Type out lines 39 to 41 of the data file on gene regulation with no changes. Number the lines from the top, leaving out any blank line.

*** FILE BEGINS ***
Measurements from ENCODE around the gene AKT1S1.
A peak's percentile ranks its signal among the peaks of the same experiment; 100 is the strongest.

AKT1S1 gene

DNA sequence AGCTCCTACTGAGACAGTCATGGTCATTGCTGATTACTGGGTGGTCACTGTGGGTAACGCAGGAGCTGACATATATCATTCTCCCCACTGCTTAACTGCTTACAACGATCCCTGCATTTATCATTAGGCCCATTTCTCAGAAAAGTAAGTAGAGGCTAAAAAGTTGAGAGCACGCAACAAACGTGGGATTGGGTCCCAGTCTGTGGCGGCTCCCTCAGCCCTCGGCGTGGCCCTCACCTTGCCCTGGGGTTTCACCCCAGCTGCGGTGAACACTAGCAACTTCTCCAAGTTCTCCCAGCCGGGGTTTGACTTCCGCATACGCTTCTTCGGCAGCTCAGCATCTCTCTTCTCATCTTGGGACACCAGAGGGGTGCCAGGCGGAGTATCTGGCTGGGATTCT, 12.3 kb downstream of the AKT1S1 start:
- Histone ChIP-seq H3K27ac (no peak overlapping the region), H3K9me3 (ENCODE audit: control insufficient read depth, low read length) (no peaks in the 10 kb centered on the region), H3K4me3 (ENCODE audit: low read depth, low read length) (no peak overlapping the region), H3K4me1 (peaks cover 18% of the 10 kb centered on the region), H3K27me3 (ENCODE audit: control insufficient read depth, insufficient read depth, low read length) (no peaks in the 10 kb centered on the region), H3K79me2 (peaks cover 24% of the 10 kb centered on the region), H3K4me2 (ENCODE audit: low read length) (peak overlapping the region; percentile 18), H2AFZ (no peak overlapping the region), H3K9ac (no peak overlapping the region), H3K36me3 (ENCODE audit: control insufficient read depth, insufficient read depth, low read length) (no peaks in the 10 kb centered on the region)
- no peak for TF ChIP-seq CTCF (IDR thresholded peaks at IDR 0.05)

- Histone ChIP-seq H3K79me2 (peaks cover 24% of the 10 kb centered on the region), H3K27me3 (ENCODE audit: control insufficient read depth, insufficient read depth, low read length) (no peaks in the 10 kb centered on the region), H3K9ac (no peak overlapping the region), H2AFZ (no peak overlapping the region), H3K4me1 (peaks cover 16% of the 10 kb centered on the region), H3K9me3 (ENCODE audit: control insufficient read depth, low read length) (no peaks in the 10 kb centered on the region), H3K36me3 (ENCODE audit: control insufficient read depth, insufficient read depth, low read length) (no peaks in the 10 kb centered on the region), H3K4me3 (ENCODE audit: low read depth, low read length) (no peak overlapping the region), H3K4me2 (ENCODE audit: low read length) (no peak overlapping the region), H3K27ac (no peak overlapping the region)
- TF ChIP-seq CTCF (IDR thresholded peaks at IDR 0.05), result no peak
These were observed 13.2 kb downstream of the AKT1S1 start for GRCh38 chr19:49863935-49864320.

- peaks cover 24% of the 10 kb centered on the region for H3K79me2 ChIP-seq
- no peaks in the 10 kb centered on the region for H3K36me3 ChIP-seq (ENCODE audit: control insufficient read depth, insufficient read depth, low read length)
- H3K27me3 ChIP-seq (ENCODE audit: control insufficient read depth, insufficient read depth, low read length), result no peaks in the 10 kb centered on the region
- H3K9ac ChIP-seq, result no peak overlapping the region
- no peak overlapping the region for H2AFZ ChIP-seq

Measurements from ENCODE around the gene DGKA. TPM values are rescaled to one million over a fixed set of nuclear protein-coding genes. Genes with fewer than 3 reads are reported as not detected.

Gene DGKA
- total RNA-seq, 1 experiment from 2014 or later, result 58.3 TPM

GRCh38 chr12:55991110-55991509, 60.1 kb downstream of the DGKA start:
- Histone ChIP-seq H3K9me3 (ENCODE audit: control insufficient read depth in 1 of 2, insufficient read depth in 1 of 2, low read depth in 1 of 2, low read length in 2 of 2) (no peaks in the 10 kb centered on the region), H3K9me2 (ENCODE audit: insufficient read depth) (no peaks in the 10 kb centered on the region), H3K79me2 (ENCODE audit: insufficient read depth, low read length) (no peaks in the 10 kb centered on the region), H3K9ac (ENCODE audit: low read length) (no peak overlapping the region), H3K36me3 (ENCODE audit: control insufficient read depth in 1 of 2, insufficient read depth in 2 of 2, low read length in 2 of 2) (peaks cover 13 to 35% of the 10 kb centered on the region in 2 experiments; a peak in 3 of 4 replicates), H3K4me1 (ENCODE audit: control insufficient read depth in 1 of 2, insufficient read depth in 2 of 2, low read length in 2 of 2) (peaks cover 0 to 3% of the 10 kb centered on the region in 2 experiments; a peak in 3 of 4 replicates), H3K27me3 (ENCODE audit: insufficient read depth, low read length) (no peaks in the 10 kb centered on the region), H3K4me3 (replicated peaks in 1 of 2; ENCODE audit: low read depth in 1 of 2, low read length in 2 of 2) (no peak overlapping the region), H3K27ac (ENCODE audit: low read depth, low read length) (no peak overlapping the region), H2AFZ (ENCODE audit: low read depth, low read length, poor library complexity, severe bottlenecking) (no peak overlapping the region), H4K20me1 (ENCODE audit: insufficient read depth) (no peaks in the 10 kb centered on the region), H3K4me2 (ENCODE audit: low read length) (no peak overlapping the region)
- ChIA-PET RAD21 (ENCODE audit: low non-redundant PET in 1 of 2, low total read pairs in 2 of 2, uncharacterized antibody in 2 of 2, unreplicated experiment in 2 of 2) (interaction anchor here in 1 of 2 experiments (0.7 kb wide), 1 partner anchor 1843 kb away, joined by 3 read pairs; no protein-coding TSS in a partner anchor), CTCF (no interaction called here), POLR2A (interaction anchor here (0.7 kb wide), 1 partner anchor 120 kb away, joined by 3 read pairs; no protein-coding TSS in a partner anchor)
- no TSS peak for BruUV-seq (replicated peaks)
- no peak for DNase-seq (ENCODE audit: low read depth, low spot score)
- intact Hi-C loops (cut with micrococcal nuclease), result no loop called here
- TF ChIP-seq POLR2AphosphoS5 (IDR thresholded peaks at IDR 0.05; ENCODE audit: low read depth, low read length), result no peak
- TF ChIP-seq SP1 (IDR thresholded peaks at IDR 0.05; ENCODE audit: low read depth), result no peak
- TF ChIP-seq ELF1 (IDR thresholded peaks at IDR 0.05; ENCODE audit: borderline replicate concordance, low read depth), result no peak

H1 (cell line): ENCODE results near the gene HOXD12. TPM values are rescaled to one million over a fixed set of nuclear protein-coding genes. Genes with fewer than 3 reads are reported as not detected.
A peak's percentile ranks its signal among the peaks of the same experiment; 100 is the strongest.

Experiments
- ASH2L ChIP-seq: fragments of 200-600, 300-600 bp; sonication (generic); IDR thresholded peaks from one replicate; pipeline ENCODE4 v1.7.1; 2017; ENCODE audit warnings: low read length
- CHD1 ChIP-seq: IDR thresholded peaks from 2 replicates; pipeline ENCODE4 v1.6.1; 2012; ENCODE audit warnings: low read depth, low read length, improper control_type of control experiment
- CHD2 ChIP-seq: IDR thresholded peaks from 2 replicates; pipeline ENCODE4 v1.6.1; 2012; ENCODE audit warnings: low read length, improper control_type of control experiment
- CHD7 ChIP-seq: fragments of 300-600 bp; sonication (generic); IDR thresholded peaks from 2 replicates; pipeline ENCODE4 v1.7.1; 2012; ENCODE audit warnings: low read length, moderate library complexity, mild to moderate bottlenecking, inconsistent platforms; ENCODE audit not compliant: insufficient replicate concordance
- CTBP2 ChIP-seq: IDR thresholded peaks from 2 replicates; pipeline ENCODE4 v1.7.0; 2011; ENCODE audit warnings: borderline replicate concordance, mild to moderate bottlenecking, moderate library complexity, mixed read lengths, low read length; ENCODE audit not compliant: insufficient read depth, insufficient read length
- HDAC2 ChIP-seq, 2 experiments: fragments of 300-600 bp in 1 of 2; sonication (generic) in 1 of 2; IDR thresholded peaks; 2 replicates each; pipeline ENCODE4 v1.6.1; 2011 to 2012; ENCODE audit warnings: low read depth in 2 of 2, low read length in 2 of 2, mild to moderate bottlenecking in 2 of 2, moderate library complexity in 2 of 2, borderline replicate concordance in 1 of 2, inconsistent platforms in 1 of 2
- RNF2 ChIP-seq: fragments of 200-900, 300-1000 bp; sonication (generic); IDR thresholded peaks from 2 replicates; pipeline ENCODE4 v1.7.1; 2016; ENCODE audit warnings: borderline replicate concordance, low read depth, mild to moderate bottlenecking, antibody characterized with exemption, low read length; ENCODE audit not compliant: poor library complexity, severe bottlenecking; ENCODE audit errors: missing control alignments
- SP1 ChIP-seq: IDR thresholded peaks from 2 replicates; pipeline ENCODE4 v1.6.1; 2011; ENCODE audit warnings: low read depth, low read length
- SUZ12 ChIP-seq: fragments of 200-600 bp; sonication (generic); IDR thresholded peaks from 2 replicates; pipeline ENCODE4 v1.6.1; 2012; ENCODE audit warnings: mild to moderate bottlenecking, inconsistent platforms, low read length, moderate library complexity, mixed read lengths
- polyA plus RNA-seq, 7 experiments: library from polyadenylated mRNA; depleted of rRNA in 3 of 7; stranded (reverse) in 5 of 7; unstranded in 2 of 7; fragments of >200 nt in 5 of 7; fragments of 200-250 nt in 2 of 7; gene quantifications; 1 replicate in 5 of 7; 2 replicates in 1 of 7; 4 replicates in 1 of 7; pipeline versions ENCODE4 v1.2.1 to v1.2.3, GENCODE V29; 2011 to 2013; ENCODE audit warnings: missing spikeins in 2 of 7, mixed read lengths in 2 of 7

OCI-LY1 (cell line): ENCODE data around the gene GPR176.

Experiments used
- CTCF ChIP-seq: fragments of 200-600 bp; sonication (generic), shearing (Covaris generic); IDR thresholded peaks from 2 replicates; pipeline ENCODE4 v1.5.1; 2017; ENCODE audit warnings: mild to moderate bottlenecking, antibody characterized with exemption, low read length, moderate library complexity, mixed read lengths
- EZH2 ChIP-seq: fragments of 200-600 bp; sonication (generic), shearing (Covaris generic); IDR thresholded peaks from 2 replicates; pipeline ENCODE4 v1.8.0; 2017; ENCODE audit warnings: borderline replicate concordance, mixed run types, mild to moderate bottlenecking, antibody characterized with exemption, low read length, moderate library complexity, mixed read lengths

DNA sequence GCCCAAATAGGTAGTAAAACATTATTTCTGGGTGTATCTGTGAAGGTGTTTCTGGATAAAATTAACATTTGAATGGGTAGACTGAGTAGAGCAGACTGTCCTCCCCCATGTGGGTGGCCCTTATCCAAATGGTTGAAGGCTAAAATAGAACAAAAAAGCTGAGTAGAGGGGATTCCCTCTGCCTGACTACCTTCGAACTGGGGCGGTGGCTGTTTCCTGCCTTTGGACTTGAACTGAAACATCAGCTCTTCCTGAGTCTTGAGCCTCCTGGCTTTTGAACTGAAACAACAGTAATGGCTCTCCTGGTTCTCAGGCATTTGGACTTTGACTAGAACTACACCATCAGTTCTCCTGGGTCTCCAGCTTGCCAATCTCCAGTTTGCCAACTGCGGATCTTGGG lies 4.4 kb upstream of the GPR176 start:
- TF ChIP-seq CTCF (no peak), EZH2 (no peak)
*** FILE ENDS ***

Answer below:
- polyA plus RNA-seq, 7 experiments: library from polyadenylated mRNA; depleted of rRNA in 3 of 7; stranded (reverse) in 5 of 7; unstranded in 2 of 7; fragments of >200 nt in 5 of 7; fragments of 200-250 nt in 2 of 7; gene quantifications; 1 replicate in 5 of 7; 2 replicates in 1 of 7; 4 replicates in 1 of 7; pipeline versions ENCODE4 v1.2.1 to v1.2.3, GENCODE V29; 2011 to 2013; ENCODE audit warnings: missing spikeins in 2 of 7, mixed read lengths in 2 of 7

OCI-LY1 (cell line): ENCODE data around the gene GPR176.

Experiments used